Collecting the Dung
Use fresh manure from male or female progeny of cow.  Dung can be collected using rubber gloves so that you can pick up the dung without getting any dirt, grass or rocks in it.  Or you can use a clean shovel or similar instrument.  Think good thoughts while collecting the dung, as this heightens its healing effect.
Drying Dung
There are numerous ways to dry dung.  There are also variations in the shape, size and thickness.  One of the more simple ways of drying cow dung is as follows.  Get a simple window or door screen.  The more cow dung you wish to spread the more screens you will need.  They can be bought at used building supply outlets for as little as a dollar a piece.  Place the screen on the ground or a smooth surface like a sheet of plywood.  Then pour the fresh cow dung on the screen and spread it to the desired thickness with a pointing trowel or similar tool.  Next use the pointing trowel to cut the wet dung into nice size pieces.  Lift and dry the screens off the ground for better air flow.  After the dung has dried, in usually about 4 days it can be scraped off the screen in pieces ready for Agnihotra use.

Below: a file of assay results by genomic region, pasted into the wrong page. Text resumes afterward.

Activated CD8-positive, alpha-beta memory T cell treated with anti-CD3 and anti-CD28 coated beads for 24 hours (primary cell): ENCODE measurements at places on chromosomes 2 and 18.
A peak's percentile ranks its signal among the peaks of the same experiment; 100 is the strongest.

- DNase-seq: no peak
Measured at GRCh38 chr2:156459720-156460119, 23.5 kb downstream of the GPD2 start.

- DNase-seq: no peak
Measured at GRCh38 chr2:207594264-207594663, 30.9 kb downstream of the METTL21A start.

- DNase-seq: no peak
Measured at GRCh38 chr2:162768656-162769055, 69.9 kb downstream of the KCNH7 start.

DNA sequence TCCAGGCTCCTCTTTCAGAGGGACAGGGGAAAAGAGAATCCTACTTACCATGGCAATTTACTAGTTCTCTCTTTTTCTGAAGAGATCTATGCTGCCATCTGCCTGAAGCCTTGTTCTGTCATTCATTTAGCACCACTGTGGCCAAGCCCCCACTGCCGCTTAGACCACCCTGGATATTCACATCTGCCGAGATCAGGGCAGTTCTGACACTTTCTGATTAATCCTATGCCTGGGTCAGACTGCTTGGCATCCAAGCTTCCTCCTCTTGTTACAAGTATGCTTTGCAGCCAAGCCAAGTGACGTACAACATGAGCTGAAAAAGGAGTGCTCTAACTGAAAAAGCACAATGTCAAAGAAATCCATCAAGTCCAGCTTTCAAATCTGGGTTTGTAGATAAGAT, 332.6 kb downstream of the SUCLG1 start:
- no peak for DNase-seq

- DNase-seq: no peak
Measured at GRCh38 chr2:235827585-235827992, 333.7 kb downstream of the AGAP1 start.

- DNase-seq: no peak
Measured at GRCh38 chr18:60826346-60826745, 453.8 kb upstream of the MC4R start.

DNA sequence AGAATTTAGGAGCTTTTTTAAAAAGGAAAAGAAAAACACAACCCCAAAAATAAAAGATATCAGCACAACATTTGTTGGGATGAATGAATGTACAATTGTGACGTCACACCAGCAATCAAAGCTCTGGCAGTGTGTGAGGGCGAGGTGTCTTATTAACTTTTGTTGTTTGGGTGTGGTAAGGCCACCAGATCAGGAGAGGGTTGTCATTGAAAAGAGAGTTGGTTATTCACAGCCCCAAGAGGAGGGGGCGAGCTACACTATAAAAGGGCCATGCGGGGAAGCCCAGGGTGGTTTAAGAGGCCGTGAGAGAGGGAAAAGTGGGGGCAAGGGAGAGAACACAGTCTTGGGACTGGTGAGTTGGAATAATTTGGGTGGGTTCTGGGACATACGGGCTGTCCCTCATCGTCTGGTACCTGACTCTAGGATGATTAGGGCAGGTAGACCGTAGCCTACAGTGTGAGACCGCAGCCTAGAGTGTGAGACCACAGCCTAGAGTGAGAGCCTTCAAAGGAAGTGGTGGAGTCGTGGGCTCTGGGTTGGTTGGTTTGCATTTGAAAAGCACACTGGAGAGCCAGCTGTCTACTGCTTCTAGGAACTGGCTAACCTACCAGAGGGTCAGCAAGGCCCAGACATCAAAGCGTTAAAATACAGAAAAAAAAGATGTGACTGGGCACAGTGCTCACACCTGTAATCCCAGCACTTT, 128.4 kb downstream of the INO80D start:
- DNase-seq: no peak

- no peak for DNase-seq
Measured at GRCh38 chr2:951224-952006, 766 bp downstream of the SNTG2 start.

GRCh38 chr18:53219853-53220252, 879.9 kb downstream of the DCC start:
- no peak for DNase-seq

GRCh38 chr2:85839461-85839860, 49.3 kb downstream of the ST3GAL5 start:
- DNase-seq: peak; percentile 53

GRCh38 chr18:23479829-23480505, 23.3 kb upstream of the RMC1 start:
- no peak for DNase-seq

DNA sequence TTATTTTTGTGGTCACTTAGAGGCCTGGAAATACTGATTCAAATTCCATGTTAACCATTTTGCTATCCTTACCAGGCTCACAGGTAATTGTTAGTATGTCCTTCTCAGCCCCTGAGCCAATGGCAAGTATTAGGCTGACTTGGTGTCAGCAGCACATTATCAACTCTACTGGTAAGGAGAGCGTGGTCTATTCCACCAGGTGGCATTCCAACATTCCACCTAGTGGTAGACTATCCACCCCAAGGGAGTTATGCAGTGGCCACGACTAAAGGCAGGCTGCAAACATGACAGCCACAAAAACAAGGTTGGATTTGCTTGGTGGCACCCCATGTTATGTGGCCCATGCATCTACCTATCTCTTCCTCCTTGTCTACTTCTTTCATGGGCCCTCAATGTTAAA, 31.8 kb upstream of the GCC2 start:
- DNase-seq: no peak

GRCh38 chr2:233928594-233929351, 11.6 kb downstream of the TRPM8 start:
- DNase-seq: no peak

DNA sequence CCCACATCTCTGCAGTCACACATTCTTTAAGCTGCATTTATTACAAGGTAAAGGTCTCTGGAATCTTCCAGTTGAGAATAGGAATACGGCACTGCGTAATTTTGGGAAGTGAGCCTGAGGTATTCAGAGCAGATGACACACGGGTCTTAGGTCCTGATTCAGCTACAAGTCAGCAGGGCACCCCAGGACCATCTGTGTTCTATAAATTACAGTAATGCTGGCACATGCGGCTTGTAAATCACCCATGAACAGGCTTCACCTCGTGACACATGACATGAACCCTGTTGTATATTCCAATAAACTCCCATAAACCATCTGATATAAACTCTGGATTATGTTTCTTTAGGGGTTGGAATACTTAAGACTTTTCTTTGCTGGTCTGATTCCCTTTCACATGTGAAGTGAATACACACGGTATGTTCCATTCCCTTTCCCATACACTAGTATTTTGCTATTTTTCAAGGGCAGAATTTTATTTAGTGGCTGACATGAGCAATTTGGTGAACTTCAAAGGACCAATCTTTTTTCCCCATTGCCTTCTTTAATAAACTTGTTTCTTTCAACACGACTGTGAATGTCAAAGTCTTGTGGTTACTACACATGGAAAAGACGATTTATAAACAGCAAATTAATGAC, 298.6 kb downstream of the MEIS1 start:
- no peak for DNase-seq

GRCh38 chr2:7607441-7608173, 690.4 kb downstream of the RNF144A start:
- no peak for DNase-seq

Making Ghee
Ghee can be made from unsalted butter in a electric cooker (called a “crock pot”) or ona stove on very low heat.  The idea is that the butter heats very gently until all the white foam is cooked out and has  risen to the surface.  Whey also separates from the ghee, stays on the bottom of the pan and looks like water.  Ghee is the golden liquid.  The foam that collects on the surface can be spooned off and fed to animals.  When the ghee has turned perfectly clear it is ready, and can be strained through cotton cloth, a coffee filter, or a white paper towel.  Store the ghee in a glass container.  Properly made ghee does not need to be refrigerated.  Ghee becomes even more medicinal as it ages.